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BOOK REVIEWS: The Sordid Landscapes & Surprises of Two New Fiction Collections


Sinners of Sanction County by Charles Dodd White (Bottom Dog Press, 2011)

Crimes in Southern Indiana by Frank Bill (Farrar, Straus and Giroux, 2011)


There's good reason to suspect that two short story collections nestled in Appalachia and rural Southern Indiana and written by male thirty-somethings will surely include plenty of spilt bourbon, calloused fists cracking bloodied skulls, lustful and quick sex, guns within arm's reach, and enough guilt and rage to fuel many haunted lifetimes. Charles Dodd White's Sinners of Sanction County and Frank Bill's Crimes in Southern Indiana could be literary neighbors, but it's doubtful these characters would ever cross paths in a real or imagined life. White's narrators have largely taken refuge from the bitter accolades of human existence, choosing instead to reside on the periphery of society, finding wonderment and exaltation in nature after repeated disappointments by family, friends, and lovers. Whereas Bill sucker-punches his characters and drowns them in hell-bent fury and irreparable sadness, those lucky enough to dodge fatal consequences always get back up and come back for more.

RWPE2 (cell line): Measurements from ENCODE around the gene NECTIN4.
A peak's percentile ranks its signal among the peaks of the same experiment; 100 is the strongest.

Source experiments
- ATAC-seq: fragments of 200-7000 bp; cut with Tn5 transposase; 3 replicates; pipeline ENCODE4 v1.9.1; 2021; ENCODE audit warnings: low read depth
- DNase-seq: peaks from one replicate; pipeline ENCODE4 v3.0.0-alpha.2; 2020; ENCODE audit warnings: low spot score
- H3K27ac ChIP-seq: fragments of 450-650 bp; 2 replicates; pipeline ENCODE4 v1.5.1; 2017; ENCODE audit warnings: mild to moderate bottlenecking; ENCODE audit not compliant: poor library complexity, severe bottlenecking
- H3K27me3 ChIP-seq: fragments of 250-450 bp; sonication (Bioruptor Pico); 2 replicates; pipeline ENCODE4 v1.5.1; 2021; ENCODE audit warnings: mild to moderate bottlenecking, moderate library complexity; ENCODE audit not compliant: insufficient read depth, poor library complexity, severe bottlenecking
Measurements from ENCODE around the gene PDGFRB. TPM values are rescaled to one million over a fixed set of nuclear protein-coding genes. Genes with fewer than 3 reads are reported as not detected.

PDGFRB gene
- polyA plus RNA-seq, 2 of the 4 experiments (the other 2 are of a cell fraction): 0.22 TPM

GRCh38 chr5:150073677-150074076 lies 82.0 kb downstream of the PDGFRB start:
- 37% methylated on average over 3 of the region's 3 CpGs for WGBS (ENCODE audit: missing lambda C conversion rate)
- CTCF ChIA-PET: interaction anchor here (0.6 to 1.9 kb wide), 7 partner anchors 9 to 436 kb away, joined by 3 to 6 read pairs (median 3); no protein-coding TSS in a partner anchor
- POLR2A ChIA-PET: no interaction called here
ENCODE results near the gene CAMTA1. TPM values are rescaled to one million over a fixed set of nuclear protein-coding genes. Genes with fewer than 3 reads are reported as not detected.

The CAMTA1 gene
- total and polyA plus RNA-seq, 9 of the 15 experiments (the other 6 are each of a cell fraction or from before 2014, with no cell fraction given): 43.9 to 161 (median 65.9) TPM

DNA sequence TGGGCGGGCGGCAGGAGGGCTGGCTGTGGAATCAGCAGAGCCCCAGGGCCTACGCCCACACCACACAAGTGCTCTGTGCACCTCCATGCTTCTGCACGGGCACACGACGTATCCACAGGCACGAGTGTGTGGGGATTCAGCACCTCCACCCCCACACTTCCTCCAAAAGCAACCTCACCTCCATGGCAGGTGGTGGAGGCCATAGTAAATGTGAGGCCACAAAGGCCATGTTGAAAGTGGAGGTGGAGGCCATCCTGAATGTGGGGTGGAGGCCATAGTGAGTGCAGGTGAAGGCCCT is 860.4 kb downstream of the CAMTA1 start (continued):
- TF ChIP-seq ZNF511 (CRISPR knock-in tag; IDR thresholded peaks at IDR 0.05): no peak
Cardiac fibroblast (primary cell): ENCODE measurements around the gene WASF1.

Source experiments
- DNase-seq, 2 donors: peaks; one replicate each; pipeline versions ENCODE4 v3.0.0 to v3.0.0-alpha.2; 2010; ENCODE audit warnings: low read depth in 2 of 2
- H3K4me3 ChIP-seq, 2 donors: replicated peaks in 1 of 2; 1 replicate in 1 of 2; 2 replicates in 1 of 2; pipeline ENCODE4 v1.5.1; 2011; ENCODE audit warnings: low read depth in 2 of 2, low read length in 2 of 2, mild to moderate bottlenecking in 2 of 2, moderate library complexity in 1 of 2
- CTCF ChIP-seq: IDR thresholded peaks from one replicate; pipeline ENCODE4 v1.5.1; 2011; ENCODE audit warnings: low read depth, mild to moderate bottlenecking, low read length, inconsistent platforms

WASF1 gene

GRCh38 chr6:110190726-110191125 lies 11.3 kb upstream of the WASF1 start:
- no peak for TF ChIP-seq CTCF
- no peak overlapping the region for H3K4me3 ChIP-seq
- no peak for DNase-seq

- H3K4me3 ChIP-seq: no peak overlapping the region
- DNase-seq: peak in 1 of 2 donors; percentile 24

Frank Bill begins his collection in fifth gear, roaring. The first story, "Hill Clan Cross," feels like you've been dropped into the middle of an early Quentin Tarantino film. A loaded-gun robbery ensues and everybody's the bad guy, and you're hoping a stray bullet isn't misfired because, as a reader, you fear for your own safety. The reader doesn't know who to trust or sympathize with and you realize Bill has set the tone early: There will be no heroes, and forget about personal epiphanies, because the only true transcendence occurs at the moment of death.

Once the smoke clears, Bill proves himself equally capable of portraying individual sorrows, as masterfully demonstrated in the unsentimental deterioration of a war veteran in "The Need." Bill's prose is merciless. He provokes all of the senses, never holding back, but always precise in knowing the moment when enough is enough. Several of the stories are presented almost as brief vignettes, creating unforgettable scenes lit with a purposely short fuse, beginning the countdown from the first sparked sentence. Others are more fully developed, frequently delving into the circumstances of murder, which always seem to originate from self-preservation, even if the danger isn't imminent, as in "Beautiful Even in Death":

He kicked her balance from beneath her. Guided her under the current and straddled her chest. Christi's legs splashed. Bishop's hands swallowed her clawing hands, which had sorted mail from eight to five Monday through Friday at the post office for twenty years. Pinned them to her throat. Watched bubbles explode into lost breath beneath the cold water, telling himself he'd no other choice, she wouldn't listen.